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Bless You!

Many women struggle with leaking urine with sneezing, coughing, laughing etc.…  Often this occurs after we have had babies, but it can happen if you haven’t had children too.  By design, our pelvis has a vagina, leaving a structural weakness.  This weakness is a tradeoff to allow for some pretty important functions…sex and delivering our children.

Our amazing vagina leaves an area of structural weakness that pressure can find.  Unlike the anal and urethral openings, which have sphincter muscles that help to close them off, the vagina does not.  This leaves it susceptible to high levels of pressure, particularly when you cough, sneeze, laugh or exercise. Incontinence or prolapse can arise during activities like these that increase abdominal pressures. 

Childbirth is not an excuse though!  You don’t have to deal with leaking urine just because you have had a baby.  There are exercises and techniques to utilize that can help the system recover and allow you to trust your body when you sneeze or cough.  Here is how:

Initially, you need to reconnect you diaphragm and your pelvis.  You can do this with 10 minutes daily of diaphragmatic breathing.  Get into a comfy spot, lying down to begin with.  Inhale, allowing your abdomen to rise and widen with your breath, nice and slow.  Don’t let your chest rise, all movement comes from the belly.  Exhale, allowing abdomen to fall. 

Now you can add in the next step, connecting with the pelvic floor muscles.  In the same position, lying on your back with knees bent up and feet flat, engage your pelvic floor muscles by imagining you are picking up a blueberry with your vagina.  This visual works for most women, because when the pelvic floor contracts we get a squeeze and lift of the perineum. Do this for 10 reps: pick up the blueberry, and let it go.

Next, we will add coordinating the abdominal wall with the pelvic floor.  Same position, pick up your blueberry and as you do that, draw your belly button up and in GENTLY.  You should feel your abdomen firm under your hands, and your waist should slim. Think of the work as moving up from your pubic bone to your sternum.  Perform 10 reps.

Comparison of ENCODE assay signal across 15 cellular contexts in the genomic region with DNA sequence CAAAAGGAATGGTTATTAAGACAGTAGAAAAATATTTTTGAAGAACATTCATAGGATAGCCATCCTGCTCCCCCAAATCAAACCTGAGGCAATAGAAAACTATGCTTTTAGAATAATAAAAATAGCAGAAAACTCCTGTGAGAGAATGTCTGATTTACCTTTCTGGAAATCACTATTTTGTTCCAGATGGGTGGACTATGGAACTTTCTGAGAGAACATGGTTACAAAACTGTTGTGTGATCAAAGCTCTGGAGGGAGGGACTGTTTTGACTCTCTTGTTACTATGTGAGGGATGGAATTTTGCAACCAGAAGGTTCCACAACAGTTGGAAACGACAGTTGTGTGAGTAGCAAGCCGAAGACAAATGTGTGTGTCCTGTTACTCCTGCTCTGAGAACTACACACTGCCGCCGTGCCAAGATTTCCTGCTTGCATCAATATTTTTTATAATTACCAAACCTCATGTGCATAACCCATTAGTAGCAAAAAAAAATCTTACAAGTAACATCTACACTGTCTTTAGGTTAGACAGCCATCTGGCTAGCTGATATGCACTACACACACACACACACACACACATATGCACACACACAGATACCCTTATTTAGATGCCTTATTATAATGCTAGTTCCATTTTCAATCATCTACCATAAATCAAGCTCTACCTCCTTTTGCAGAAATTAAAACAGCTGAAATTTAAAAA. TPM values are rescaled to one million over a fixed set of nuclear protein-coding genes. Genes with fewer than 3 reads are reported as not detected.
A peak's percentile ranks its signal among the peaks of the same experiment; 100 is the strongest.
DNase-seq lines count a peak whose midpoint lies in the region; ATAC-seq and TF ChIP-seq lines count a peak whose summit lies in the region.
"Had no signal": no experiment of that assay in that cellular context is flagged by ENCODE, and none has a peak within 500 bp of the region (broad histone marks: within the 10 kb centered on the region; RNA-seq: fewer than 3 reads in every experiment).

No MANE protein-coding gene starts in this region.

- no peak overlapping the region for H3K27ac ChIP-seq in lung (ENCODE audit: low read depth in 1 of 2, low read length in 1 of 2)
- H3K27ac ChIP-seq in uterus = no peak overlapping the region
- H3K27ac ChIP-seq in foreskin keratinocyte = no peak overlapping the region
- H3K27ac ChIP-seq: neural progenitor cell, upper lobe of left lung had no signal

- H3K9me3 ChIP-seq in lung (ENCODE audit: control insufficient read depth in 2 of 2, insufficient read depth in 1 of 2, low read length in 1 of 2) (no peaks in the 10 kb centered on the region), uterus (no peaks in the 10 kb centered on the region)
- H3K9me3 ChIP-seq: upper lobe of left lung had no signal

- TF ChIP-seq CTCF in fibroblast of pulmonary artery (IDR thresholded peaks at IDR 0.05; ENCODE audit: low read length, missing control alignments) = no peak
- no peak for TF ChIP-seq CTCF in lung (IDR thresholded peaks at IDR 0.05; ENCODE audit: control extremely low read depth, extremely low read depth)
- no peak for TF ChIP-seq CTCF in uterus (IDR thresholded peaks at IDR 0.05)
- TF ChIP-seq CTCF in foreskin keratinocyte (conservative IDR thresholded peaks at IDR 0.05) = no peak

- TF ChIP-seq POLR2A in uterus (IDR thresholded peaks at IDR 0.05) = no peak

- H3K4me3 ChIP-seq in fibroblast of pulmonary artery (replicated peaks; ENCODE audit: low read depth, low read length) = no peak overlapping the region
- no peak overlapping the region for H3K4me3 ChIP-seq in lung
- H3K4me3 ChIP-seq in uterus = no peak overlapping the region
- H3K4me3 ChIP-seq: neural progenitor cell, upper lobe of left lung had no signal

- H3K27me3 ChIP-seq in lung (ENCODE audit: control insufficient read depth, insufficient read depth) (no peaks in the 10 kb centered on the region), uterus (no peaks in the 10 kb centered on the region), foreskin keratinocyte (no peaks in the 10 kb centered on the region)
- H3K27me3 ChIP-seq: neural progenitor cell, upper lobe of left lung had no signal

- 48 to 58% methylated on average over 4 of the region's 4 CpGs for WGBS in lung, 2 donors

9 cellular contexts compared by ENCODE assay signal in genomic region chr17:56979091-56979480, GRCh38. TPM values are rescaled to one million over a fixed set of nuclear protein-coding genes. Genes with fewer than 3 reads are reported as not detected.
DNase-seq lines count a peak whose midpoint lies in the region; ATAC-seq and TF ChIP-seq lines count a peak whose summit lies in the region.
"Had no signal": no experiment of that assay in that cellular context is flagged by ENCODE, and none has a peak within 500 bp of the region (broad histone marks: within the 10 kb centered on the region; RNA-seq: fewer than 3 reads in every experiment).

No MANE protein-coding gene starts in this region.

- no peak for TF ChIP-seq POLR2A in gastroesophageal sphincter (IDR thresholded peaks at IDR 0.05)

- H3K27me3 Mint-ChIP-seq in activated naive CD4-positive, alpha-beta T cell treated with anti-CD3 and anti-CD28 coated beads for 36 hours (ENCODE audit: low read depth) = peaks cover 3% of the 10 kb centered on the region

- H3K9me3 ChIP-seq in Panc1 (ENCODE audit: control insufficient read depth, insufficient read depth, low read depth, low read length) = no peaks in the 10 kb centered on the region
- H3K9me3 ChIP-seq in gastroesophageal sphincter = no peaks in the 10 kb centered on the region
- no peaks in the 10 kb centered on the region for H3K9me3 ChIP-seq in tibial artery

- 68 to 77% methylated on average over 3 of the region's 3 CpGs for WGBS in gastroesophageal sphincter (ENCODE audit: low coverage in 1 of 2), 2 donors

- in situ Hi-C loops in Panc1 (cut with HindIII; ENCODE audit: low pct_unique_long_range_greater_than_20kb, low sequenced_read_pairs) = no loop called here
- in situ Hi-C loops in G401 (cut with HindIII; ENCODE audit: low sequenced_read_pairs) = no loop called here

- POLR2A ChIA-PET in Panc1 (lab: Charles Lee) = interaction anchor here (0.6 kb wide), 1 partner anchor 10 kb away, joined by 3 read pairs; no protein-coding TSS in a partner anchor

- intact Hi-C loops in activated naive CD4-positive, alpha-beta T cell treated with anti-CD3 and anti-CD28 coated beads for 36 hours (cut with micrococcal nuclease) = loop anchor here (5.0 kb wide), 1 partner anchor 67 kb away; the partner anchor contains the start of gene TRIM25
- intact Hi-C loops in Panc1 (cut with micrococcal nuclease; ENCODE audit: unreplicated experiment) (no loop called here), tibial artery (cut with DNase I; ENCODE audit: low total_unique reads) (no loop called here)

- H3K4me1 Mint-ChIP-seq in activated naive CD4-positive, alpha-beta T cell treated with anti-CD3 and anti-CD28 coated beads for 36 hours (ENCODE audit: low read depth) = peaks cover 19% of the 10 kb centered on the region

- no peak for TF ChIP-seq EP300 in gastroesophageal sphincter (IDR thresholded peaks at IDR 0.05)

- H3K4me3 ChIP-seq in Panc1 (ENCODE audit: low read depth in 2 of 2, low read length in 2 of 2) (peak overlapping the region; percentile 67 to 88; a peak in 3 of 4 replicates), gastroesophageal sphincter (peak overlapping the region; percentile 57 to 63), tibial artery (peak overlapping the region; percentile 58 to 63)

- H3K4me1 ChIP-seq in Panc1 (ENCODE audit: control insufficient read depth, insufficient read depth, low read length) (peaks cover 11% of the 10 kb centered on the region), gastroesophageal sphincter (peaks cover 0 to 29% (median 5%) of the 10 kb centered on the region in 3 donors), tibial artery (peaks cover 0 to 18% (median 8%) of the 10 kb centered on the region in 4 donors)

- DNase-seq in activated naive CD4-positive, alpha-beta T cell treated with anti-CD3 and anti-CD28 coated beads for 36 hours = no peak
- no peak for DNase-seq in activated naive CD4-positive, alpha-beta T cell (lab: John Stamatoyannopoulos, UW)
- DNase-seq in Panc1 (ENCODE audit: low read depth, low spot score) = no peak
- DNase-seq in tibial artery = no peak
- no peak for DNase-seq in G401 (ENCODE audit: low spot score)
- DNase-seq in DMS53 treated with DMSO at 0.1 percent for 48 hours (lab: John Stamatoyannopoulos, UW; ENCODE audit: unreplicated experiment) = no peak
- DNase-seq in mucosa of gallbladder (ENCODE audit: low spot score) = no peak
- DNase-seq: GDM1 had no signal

Last, let’s begin to work our endurance fibers too.  Because these muscles are postural, they are required to maintain some low-level activity for longer periods during the day.  WE can work endurance by performing the same Pelvic Brace: pick up your blueberry, lift belly button up and in and now hold this.  Your goal is 10 seconds, but likely you aren’t there yet, so start small. 2-3 second holds for 10 reps and work up to being able to hold for 10 seconds, 10 reps.

These need to be done daily.  These are specifically to coordinate the diaphragm and pelvic floor and begin to regain improved motor control and ability to take increased pressure in the abdominal wall. You need to perform these for 4 weeks before you decide if they are helping or not.  If you don’t find any improvement with these exercises it would be a good time to schedule and appointment with a pelvic specialist in physical therapy who can assess your body and help guide you with an individualized plan of care. 

A few other items that can help use the pelvic brace before you sneeze or cough!  This way you are retraining the muscles to fire before the pressure increase, preparing the system for the quick change in pressure.  Make sure you are emptying your bladder at least ever 2-3 hours during the day. Holding your bladder too much causes the system to struggle and is stressful for your pelvic floor.  Make sure you are drinking a lot of water, and limit caffeine, carbonation, artificial sweeteners and alcohol.  These are all bladder irritants and can worsen incontinence symptoms.

Lastly, seek help from a pelvic specialist!  You will be surprised how much progress you can make and how strong your core can be with an individualized plan for you!  Don’t use babies as an excuse to tolerate leaking.  You don’t have to wear pads, or just deal with it.  Our clients find reduced leaking in 4-8 weeks of therapy!

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